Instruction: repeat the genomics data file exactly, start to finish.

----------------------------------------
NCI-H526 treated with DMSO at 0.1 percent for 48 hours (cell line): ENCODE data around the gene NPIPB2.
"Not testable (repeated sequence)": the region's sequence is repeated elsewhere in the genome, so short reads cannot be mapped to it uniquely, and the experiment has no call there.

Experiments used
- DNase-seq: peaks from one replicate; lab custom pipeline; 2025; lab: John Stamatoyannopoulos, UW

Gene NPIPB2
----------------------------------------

NCI-H526 treated with DMSO at 0.1 percent for 48 hours (cell line): ENCODE data around the gene NPIPB2.
"Not testable (repeated sequence)": the region's sequence is repeated elsewhere in the genome, so short reads cannot be mapped to it uniquely, and the experiment has no call there.

Experiments used
- DNase-seq: peaks from one replicate; lab custom pipeline; 2025; lab: John Stamatoyannopoulos, UW

Gene NPIPB2